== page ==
Much of the case against the Tablet Theory for early Genesis (also called the Wiseman Hypothesis) is that it seems to break down as one nears the end of the toledot phrases in Genesis chapter thirty-seven. I propose that these difficulties can be explained as an artifact of the circumstances that Isaac and Jacob found themselves in as discussed below…
The eighth and ninth colophons are those of Ishmael and Isaac respectively. These begin in verses 25:12 and 25:19.
Here again the Wiseman hypothesis falls into difficulty. If one is to rigidly adhere to the theory, Ishmael must tell the story of Abraham and Isaac that of Ishmael. But I don’t think that’s what is happening here. These two colophons are so close together that it would be reasonable to take them as one. That is to say, Ishmael and Isaac together shared the honor of owning the account of their great father Abraham. It is the story of both of them. So just like Noah’s sons, they shared in owning the account. This is one account with a double colophon. It is split, one for each of the owners, just as Abraham’s line is split by the descendants of these two men.
Now it does appear that both of them were recorded after the death of Ishmael, but I can see the wisdom of Isaac taking pains to share credit in order to avoid causing offense to Ishmael’s numerous and warlike descendants. If it is viewed as one shared account with two colophons then we must notice that the description of Ishmael is lengthy and elaborate. It takes great pains to identify him and connect him to his many sons.
By contrast, the part mentioning Isaac is a single terse verse which does not name his offspring. This has every mark of a young son who inherited the bulk of his rich father’s wealth taking great pains not to give his pillaging half-nephews a reason to take offense. That was precisely the situation in which Isaac found himself! Conclusion- the seventh and eighth colophons are really one double colophon because the account had two formal “owners”. Isaac did most or all of the writing, but shared the credit for the ownership.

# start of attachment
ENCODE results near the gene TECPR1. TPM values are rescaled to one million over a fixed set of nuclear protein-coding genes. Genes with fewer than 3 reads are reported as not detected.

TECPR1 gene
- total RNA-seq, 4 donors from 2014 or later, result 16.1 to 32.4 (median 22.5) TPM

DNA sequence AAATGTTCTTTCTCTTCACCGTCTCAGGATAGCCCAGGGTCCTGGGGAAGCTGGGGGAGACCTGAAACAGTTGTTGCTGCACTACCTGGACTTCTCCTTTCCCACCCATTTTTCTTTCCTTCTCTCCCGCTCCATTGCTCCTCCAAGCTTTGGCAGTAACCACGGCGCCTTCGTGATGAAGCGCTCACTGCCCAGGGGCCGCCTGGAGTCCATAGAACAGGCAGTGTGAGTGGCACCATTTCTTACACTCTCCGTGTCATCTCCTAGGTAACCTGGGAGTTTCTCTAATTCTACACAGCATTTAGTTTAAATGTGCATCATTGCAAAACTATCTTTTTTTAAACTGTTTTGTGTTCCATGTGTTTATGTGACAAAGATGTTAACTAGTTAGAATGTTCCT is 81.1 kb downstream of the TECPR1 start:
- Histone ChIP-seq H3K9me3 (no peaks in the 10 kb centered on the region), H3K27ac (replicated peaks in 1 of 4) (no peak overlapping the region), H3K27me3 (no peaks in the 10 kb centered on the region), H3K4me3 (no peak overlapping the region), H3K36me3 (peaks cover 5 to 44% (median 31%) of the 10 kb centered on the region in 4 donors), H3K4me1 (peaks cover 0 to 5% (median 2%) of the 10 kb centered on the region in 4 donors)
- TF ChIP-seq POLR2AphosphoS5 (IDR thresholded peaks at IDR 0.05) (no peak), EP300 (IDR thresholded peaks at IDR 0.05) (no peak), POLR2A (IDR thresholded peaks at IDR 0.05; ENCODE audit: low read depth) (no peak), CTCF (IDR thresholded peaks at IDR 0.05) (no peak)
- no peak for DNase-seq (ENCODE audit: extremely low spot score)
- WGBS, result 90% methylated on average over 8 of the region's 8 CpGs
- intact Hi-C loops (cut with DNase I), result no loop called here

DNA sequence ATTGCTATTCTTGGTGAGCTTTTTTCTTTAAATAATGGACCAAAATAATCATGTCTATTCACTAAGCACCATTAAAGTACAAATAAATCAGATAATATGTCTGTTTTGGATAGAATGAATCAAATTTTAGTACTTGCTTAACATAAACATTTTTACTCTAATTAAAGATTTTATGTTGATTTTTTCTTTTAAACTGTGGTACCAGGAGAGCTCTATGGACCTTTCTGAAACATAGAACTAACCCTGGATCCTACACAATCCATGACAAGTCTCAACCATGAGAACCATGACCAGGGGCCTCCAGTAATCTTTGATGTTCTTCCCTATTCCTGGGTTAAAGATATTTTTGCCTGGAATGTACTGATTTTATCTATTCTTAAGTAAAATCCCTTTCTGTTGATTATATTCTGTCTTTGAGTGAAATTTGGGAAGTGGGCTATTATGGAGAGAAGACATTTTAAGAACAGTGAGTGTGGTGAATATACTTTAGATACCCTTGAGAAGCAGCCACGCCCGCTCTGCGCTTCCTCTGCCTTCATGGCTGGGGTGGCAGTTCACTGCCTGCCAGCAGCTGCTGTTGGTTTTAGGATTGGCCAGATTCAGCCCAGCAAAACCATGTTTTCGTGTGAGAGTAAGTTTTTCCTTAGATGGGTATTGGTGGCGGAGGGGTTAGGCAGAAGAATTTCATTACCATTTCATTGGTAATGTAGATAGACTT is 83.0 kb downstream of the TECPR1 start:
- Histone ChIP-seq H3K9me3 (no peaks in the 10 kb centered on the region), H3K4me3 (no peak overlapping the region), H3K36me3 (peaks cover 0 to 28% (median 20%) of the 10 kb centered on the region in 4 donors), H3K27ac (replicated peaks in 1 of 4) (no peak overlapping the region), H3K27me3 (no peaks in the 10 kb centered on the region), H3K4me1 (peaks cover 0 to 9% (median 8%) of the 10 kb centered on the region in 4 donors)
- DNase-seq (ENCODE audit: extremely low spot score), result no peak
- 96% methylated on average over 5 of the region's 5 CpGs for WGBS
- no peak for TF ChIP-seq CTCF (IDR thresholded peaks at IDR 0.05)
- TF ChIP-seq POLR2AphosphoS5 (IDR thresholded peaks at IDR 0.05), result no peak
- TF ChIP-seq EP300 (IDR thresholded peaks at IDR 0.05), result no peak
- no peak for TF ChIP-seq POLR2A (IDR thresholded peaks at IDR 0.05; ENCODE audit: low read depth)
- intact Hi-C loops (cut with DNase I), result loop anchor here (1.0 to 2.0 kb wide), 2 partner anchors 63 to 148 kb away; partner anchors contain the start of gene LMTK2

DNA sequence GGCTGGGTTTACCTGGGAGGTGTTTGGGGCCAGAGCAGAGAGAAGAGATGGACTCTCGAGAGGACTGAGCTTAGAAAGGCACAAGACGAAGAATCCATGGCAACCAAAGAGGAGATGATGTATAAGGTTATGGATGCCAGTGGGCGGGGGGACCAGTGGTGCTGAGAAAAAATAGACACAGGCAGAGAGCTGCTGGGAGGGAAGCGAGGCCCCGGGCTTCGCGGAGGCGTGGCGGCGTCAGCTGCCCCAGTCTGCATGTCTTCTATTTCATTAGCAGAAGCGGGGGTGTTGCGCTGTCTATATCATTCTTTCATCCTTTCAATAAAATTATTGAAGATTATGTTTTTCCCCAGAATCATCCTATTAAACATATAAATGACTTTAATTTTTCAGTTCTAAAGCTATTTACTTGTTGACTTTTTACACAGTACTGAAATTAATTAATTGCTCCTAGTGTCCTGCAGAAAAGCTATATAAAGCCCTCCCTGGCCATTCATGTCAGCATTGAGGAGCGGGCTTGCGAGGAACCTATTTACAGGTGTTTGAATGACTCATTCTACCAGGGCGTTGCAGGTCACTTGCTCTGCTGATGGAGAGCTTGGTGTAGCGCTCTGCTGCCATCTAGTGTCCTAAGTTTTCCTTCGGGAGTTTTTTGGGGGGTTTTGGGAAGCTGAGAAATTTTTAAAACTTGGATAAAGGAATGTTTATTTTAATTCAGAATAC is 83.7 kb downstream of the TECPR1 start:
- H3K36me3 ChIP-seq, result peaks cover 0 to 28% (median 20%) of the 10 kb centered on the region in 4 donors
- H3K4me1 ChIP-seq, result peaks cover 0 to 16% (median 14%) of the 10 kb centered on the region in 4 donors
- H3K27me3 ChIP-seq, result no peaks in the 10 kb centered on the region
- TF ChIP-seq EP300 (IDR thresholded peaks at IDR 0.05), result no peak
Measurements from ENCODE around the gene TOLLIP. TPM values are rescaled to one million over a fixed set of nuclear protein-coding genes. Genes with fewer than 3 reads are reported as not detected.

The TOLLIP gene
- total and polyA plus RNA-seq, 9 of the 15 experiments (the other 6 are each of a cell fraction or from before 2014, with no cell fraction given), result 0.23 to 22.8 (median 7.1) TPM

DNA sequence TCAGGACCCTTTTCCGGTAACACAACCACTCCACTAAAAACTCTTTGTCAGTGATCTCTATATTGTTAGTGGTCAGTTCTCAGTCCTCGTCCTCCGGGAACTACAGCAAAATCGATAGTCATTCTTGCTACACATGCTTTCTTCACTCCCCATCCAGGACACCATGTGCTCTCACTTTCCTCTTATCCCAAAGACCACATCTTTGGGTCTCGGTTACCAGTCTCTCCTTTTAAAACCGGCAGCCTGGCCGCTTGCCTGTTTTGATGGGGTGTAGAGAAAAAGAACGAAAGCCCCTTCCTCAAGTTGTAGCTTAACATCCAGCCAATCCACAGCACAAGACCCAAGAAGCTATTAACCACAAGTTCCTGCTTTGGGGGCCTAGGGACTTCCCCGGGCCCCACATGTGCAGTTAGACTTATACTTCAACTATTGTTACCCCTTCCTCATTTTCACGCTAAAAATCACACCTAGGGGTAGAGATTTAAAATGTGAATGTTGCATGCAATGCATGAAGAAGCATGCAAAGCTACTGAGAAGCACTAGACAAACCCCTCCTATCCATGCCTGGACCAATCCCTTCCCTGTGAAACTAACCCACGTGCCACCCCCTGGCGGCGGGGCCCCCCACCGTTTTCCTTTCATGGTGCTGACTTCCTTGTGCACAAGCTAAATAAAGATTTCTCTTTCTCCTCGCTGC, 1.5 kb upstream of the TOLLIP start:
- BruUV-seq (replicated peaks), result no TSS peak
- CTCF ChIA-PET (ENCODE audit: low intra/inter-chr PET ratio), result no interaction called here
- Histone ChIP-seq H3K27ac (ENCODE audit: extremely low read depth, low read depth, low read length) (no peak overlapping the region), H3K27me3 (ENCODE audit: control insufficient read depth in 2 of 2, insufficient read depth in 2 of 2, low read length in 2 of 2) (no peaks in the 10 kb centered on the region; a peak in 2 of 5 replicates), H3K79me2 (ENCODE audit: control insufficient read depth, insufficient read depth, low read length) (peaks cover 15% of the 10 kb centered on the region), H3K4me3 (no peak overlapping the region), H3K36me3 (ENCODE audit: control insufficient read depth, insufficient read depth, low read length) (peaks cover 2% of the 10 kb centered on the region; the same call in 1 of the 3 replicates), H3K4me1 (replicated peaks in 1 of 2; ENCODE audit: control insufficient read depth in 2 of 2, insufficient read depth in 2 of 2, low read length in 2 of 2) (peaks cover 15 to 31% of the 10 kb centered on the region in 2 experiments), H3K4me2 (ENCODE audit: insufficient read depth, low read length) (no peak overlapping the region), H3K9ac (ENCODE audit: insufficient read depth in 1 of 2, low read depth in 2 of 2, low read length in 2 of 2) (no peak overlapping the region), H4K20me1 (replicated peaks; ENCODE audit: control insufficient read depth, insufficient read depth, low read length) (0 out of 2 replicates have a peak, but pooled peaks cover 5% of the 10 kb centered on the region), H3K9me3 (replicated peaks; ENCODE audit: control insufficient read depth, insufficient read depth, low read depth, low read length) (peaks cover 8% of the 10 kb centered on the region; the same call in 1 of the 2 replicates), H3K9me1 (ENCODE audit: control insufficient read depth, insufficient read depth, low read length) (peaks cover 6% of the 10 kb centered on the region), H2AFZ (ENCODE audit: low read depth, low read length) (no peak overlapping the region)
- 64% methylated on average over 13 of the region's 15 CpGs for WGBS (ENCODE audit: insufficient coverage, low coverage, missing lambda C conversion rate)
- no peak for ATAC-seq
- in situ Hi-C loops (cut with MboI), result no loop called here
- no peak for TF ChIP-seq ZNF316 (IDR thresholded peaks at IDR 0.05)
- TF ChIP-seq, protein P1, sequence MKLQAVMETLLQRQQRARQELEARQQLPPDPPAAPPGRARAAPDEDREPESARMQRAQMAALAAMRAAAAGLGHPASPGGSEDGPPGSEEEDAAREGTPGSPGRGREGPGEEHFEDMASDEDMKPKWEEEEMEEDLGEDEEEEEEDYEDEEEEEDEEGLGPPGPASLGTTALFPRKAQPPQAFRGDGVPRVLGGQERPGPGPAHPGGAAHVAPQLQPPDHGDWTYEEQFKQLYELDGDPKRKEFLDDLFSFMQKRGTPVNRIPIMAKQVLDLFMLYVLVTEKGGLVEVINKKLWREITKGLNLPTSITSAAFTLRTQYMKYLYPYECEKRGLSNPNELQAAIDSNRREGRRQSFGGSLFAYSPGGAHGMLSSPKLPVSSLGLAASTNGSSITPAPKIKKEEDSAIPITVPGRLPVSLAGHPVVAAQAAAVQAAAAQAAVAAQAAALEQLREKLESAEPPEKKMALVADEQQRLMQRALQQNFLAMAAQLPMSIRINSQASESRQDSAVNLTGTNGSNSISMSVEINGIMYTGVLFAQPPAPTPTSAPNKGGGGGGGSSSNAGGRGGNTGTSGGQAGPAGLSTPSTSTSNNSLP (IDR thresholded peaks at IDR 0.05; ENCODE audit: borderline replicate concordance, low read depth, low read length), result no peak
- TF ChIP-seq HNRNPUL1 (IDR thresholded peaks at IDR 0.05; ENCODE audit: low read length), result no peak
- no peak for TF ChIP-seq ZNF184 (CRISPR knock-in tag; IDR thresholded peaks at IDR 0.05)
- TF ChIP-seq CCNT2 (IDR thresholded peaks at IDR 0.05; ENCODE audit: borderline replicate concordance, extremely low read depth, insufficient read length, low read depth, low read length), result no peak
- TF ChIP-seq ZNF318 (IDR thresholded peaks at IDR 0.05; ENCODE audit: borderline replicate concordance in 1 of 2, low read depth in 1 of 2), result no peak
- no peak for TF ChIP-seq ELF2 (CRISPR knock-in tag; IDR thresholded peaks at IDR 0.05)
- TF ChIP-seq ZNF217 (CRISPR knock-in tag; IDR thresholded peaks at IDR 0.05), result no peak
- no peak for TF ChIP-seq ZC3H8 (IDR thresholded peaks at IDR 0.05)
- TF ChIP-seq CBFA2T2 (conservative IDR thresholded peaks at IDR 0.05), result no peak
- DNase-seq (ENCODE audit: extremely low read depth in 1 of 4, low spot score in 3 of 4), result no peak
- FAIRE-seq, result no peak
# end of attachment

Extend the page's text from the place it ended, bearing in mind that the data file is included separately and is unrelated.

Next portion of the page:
There is a similar situation with the last three occasions in which Genesis uses the “these are the generations of” catch-phrase indicating a colophon. This is Genesis 36:1 where the tenth colophon (if one counts the prior two separately) is that of Esau, as is the eleventh in verse 36:9. The last colophon, fittingly the twelfth is that of Jacob, in Genesis 37:2a.
It is not credible to maintain that it is Esau who tells the story of Jacob’s life and Jacob who tells the story of Esau’s. It is not credible to say that Esau owned the account from the second part of chapter 25 all the way through chapter 36. Yet this is what one must do if one rigidly applies the Wiseman formula.
Notice though that Jacob found himself in a situation much like that of his father Isaac. His powerful neighboring sibling, with whom he had had mixed relations at best, was the eldest son and possibly expected the right to own the account of the family history. Like his father, he and his brother buried their father together just before the colophons start.